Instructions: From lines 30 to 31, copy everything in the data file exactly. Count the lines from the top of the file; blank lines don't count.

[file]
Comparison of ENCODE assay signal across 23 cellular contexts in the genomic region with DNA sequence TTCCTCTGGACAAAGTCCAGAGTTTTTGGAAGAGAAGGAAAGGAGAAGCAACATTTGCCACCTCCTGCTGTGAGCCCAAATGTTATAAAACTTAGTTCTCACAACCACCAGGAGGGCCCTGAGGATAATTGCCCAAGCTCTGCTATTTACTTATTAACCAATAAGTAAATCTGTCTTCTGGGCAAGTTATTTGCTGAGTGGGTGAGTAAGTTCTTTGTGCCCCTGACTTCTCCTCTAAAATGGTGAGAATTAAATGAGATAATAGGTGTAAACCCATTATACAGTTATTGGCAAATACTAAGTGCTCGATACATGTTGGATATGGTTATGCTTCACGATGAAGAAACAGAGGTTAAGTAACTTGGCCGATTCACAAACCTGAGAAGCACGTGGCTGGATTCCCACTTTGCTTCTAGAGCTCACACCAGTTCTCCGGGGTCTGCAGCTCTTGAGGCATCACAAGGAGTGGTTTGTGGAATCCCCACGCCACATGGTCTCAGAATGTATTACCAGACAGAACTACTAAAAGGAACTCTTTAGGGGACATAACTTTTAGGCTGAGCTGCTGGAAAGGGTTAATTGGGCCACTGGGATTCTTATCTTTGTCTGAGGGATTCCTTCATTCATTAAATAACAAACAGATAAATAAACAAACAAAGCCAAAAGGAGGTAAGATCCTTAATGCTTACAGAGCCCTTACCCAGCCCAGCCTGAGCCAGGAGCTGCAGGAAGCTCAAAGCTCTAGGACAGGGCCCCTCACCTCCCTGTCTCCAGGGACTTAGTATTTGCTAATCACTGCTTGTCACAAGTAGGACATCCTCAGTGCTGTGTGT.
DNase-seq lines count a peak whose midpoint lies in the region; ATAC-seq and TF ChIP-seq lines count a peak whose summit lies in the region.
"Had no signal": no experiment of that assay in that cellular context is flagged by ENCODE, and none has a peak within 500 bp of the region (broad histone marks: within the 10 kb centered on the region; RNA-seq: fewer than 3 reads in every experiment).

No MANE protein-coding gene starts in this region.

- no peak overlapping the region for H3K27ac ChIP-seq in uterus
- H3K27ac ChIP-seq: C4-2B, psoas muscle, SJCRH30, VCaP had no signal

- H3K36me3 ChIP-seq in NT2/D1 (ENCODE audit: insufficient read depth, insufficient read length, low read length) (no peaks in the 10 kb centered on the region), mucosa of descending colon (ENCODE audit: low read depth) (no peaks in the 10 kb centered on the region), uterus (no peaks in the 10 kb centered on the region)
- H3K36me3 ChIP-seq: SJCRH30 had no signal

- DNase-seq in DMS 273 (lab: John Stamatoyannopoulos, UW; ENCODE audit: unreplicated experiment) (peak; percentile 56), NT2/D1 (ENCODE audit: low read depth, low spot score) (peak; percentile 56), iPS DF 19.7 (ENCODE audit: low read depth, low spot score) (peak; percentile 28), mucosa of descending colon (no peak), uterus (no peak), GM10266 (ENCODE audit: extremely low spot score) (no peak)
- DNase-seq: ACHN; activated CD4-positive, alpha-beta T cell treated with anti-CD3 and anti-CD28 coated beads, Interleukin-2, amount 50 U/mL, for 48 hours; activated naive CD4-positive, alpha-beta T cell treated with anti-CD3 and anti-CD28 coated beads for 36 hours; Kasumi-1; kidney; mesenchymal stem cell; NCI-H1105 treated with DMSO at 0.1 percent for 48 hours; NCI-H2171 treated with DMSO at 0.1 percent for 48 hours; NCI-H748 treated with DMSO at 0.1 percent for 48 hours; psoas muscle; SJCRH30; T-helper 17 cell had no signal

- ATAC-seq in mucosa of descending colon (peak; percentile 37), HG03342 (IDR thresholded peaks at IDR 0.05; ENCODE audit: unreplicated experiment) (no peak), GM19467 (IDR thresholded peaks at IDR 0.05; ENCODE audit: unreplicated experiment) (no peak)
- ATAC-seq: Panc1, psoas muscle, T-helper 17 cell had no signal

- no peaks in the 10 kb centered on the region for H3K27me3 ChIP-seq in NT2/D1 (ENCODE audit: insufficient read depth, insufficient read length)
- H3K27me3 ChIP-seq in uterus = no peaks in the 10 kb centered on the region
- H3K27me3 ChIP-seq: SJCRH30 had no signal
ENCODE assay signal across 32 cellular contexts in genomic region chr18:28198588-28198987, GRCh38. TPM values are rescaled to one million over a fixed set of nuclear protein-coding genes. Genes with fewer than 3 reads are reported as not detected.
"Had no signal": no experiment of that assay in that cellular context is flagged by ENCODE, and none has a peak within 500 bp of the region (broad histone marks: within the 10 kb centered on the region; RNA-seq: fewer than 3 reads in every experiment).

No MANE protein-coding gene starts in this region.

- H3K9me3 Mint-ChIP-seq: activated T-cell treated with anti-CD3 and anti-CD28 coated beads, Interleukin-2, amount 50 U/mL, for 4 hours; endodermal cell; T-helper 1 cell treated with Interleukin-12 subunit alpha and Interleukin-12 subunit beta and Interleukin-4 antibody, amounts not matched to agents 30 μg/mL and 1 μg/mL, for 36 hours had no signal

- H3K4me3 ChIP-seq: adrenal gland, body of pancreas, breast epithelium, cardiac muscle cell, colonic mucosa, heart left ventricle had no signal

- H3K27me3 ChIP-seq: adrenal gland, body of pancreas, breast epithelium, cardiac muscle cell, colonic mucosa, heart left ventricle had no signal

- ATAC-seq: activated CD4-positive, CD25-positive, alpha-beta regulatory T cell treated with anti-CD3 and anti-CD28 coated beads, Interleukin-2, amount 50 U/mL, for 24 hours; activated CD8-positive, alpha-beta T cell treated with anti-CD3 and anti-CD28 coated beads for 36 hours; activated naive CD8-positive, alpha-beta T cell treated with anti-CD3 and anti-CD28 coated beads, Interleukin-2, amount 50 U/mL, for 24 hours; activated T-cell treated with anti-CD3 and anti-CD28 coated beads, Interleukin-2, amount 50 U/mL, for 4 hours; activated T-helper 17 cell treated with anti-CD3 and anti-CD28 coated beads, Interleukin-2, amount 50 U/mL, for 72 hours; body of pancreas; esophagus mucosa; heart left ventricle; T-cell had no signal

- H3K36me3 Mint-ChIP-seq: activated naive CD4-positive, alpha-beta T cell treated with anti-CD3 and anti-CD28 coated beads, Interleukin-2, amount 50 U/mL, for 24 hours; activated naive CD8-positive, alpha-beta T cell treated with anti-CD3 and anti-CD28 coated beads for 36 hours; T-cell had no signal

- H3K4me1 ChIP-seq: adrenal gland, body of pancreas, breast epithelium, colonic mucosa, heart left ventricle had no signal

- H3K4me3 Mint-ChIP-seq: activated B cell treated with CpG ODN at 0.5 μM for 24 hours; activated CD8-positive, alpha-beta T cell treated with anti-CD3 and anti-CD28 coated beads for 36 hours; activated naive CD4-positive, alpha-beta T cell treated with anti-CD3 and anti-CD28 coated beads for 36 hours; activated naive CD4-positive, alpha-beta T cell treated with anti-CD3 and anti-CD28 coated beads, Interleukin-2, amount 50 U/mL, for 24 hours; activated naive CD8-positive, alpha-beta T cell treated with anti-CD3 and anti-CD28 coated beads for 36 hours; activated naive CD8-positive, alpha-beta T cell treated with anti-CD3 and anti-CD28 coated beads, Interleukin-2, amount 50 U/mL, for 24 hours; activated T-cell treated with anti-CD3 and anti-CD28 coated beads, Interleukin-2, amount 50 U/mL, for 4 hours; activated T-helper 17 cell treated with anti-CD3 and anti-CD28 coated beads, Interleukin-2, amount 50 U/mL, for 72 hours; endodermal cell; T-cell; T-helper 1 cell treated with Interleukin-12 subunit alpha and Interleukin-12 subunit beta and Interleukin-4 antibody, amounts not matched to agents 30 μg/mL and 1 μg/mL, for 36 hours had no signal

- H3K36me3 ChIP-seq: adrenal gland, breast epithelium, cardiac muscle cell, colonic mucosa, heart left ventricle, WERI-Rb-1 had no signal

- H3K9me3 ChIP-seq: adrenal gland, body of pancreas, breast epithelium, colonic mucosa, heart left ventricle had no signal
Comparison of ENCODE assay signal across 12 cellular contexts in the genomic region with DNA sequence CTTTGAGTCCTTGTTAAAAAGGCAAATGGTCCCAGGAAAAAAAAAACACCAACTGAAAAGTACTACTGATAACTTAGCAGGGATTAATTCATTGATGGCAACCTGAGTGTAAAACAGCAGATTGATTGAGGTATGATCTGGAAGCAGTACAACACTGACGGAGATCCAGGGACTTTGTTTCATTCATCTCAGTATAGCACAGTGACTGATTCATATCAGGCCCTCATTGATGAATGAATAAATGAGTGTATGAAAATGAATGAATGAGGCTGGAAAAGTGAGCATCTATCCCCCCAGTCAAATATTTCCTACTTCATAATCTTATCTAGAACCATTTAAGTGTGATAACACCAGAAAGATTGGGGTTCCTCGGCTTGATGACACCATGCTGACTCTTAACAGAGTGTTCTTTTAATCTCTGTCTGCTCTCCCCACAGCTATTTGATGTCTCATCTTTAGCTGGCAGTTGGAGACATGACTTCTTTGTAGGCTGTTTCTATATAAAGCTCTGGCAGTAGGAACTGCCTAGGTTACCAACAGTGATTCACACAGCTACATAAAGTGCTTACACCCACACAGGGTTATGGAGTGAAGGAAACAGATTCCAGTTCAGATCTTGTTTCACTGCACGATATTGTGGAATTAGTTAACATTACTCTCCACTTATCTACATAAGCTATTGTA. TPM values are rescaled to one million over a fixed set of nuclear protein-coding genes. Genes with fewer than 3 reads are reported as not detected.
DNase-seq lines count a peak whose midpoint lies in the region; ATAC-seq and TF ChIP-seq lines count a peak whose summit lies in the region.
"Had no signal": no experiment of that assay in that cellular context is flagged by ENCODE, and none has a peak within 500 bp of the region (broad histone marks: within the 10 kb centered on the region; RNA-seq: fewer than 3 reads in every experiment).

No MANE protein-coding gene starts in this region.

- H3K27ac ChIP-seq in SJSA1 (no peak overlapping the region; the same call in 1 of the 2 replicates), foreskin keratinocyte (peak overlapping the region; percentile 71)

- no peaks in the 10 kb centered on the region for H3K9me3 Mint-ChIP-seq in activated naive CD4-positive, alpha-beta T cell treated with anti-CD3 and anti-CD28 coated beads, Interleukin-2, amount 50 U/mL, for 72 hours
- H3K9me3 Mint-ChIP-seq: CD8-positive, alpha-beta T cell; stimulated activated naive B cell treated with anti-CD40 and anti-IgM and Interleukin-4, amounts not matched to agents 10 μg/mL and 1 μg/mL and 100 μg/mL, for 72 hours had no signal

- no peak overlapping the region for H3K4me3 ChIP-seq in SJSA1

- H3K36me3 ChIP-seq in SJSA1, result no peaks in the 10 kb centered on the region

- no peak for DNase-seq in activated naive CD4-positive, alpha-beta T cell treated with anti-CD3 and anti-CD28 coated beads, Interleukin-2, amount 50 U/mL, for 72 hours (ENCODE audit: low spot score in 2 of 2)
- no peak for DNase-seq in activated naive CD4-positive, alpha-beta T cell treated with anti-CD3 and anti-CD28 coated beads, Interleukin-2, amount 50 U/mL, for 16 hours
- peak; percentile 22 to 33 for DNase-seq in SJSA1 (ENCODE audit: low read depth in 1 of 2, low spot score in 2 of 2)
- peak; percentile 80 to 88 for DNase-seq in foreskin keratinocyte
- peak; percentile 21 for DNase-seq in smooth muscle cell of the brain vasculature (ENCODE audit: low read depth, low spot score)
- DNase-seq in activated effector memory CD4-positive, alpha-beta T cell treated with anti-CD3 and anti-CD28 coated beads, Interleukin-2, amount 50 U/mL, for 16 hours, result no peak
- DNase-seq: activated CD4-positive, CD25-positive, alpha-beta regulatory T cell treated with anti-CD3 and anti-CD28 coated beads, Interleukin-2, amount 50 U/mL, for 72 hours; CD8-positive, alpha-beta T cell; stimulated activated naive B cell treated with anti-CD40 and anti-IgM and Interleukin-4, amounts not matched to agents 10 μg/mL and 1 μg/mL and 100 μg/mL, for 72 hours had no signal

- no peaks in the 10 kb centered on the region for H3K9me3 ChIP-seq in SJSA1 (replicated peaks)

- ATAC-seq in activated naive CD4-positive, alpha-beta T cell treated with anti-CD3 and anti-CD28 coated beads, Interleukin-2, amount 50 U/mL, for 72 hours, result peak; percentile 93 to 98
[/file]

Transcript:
"Had no signal": no experiment of that assay in that cellular context is flagged by ENCODE, and none has a peak within 500 bp of the region (broad histone marks: within the 10 kb centered on the region; RNA-seq: fewer than 3 reads in every experiment).

No MANE protein-coding gene starts in this region.